64 virtual element with λ/4 spacing target response at zero angle.

The angular resolution is about 1.6 degrees which starts to be a decent resolution for a radar.

However there is another MIMO array configuration that results in the same virtual array but is physically even smaller. The trick is to split the RX array in two and put them in the opposite sides of the TX array.

8TX-8RX split RX MIMO array.

The 8TX-8RX MIMO array in the above figure results in the exact same virtual
array as the two previous arrays, but the physical size is much smaller at only
17.5 wavelengths. This is almost two times smaller than 1TX-64RX array and in
fact **as the number of elements increases the split RX MIMO array takes only half
of the space of equal array with one transmitter**.

There are also other possible 8TX-8RX MIMO arrays that have the same virtual array, but they are not as compact as the split RX array. However they might be useful in some situations. In the figure below is one example:

Alternative 8TX-8RX RX MIMO array.

# 3D MIMO antenna arrays

Previously the antenna arrays have been one dimensional linear arrays, the obtained radar image has distance and azimuth angle to the target. They were called 2D arrays as the radar image is 2D and has no inclination angle (target height) component. To obtain the also the inclination angle and the full 3D position of the targets the antenna array needs to be two dimensional.

Dense 1TX-64RX 3D antenna array.

With one transmitter the receivers need to be arranged in a dense grid in this case 8x8 requiring total of 64 receiver antennas.

Target response of 1TX-64RX 3D array.

The angular resolution is not that good since there is only eight antennas for X and Y directions.

One MIMO array that has the same virtual array can be achieved by arranging TX and RX antennas in perpendicular rows:

8TX-8RX MIMO 3D antenna array.

While this requires less total antennas it doesn't save space. Similar to split RX 2D array the splitting of the antennas can be done with the 3D array to achieve a box shaped array:

8TX-8RX MIMO 3D box antenna array.

The virtual element array is the same as before but now the physical size is smaller. Similarly to the 2D case, as the number of elements increases the side dimensions of box shaped MIMO array are half of the dense receiver array with one transmitter.

The box configuration does have one drawback that in the corners TX and RX antennas need to be very close together, the distance is only 0.35 wavelengths. In practice this can cause issues with large TX-RX coupling.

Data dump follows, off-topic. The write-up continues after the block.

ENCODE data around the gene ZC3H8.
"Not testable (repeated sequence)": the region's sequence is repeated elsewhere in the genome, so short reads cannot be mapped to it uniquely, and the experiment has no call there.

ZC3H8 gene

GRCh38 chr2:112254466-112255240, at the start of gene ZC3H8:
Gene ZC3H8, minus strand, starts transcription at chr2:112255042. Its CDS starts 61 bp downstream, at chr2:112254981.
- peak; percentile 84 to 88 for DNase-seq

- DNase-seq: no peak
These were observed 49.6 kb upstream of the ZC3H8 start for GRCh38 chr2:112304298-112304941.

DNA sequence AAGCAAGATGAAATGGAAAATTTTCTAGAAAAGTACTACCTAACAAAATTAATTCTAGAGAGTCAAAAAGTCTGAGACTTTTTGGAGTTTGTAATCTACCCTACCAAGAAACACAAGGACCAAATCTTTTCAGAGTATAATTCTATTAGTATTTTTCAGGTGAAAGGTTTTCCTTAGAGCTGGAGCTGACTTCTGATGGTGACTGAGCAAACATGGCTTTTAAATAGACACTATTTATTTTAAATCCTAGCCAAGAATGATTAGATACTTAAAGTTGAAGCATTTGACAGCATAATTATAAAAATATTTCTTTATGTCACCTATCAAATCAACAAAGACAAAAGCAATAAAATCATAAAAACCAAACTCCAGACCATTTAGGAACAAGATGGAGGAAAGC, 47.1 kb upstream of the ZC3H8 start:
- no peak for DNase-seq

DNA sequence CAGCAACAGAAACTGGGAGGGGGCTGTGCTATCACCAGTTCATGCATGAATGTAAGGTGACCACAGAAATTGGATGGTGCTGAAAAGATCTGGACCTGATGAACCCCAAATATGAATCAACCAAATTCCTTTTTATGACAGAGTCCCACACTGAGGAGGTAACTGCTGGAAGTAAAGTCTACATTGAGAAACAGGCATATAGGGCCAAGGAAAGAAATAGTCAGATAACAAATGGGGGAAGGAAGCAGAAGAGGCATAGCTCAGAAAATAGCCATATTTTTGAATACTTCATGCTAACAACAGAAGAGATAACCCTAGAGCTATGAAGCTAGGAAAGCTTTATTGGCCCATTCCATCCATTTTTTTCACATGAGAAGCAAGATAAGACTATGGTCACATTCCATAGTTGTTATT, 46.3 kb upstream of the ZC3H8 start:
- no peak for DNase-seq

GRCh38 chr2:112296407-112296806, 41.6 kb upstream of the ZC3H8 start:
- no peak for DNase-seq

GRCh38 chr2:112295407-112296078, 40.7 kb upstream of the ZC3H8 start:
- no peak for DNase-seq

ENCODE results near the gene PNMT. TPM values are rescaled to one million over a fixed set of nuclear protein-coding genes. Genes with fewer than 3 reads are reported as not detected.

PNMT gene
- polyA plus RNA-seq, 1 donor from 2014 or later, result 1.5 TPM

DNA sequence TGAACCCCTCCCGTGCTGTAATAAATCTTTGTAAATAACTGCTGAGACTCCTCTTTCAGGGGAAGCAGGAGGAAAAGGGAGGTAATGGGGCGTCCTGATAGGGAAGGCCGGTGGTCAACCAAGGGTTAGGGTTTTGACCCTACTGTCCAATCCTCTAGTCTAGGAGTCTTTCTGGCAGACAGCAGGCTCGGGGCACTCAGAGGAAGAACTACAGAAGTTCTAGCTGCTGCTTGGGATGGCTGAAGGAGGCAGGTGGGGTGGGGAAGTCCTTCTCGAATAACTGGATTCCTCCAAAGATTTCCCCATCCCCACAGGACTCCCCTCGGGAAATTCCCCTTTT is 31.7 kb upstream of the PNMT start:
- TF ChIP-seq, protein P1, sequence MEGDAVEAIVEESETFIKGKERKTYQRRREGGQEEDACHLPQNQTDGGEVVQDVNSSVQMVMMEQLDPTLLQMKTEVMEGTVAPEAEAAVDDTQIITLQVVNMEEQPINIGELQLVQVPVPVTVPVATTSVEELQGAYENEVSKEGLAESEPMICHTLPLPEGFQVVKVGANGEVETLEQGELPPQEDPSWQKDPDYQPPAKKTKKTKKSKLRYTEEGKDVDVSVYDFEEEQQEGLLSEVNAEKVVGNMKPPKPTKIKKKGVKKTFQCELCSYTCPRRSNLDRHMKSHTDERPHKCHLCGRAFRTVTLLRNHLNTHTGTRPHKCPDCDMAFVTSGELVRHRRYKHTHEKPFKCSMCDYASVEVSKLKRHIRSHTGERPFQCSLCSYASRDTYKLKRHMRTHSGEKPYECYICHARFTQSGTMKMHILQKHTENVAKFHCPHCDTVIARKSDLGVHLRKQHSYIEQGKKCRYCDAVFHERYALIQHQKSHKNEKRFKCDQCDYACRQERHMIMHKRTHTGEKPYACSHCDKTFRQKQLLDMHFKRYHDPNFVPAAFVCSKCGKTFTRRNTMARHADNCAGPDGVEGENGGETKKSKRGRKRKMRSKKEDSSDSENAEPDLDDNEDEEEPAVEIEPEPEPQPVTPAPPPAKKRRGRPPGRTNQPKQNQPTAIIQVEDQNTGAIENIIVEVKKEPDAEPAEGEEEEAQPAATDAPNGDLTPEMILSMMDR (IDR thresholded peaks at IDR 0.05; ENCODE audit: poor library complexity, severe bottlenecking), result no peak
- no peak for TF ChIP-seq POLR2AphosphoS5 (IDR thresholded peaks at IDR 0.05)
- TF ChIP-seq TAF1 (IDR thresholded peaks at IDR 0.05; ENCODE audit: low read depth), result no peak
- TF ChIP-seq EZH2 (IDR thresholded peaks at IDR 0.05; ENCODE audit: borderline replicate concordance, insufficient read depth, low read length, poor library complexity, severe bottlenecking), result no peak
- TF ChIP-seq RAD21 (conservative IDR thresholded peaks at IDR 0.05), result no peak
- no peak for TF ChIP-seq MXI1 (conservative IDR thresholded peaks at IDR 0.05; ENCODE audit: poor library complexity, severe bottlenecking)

The box array has a nice property that it can be tiled while still achieving dense virtual element spacing without any gaps or overlapping elements:

Four tiled 8TX-8RX MIMO 3D box antenna arrays.

This is very useful in practice as it gives space to place components in a large array and allows manufacturing the large array with smaller modules.

# Non equally spaced MIMO arrays

All of the above arrays resulted in equally spaced virtual array. This is very useful property in practice as it allows using Fast Fourier Transform in the image formation greatly speeding it up. However non-equally spaced array is also possible and it's possible to calculate their responses with the same equations.

8TX-8RX MIMO array with wider split RX spacing.

If the antennas are not at exactly the right places the virtual array won't be uniform.

Target response of the above array.

Larger absolute size of the virtual array leads to narrower main lobe, but gaps in the virtual array increase the side lobe levels.

Randomly placed 8TX-8RX MIMO array.

In the above picture 8TX and 8RX antennas were placed randomly in -2 to +2 wavelength box following uniform distribution.

Target response of the above array.

Characteristic of randomly distributed antennas is narrow main lobe but high side lobe level.

# Receiver antenna virtual array

It's possible to also make virtual array of only receiver antennas. In that case virtual element positions are sum of position of each pair instead of average when using transceiver elements. This kind of virtual array is usually more common for example in text books. It doesn't matter which one is used when analyzing the far field radiation pattern, but one case where it makes a difference is MIMO SAR (synthetic aperture array). MIMO SAR virtual array can be calculated by sum of individual virtual arrays only if transceiver elements are used. I also think that transceiver array derivation is mathematically cleaner.

# Conclusion

MIMO radar array with \(N_{tx}\) transmitters and \(N_{rx}\) receivers can achieve angular resolution comparable to antenna array with one transmitter and \(N_{tx} N_{rx}\) receivers. With the right antenna distribution MIMO array can be made half the size of regular antenna array while still achieving the same angular resolution.

The code for visualizing the antenna arrays is available here.